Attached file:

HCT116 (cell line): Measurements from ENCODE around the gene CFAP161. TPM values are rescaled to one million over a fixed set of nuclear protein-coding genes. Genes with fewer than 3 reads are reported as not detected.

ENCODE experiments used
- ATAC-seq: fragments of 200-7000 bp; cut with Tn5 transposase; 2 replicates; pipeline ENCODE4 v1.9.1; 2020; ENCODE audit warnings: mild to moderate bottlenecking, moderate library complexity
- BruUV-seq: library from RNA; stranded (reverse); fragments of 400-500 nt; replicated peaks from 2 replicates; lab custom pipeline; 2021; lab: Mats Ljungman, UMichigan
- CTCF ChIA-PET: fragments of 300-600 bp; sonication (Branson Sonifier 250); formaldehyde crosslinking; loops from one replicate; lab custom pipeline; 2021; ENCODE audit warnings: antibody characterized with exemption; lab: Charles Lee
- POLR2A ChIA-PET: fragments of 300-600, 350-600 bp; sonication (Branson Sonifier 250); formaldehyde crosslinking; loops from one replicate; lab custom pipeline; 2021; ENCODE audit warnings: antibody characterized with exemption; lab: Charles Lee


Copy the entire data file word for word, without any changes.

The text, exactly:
HCT116 (cell line): Measurements from ENCODE around the gene CFAP161. TPM values are rescaled to one million over a fixed set of nuclear protein-coding genes. Genes with fewer than 3 reads are reported as not detected.

ENCODE experiments used
- ATAC-seq: fragments of 200-7000 bp; cut with Tn5 transposase; 2 replicates; pipeline ENCODE4 v1.9.1; 2020; ENCODE audit warnings: mild to moderate bottlenecking, moderate library complexity
- BruUV-seq: library from RNA; stranded (reverse); fragments of 400-500 nt; replicated peaks from 2 replicates; lab custom pipeline; 2021; lab: Mats Ljungman, UMichigan
- CTCF ChIA-PET: fragments of 300-600 bp; sonication (Branson Sonifier 250); formaldehyde crosslinking; loops from one replicate; lab custom pipeline; 2021; ENCODE audit warnings: antibody characterized with exemption; lab: Charles Lee
- POLR2A ChIA-PET: fragments of 300-600, 350-600 bp; sonication (Branson Sonifier 250); formaldehyde crosslinking; loops from one replicate; lab custom pipeline; 2021; ENCODE audit warnings: antibody characterized with exemption; lab: Charles Lee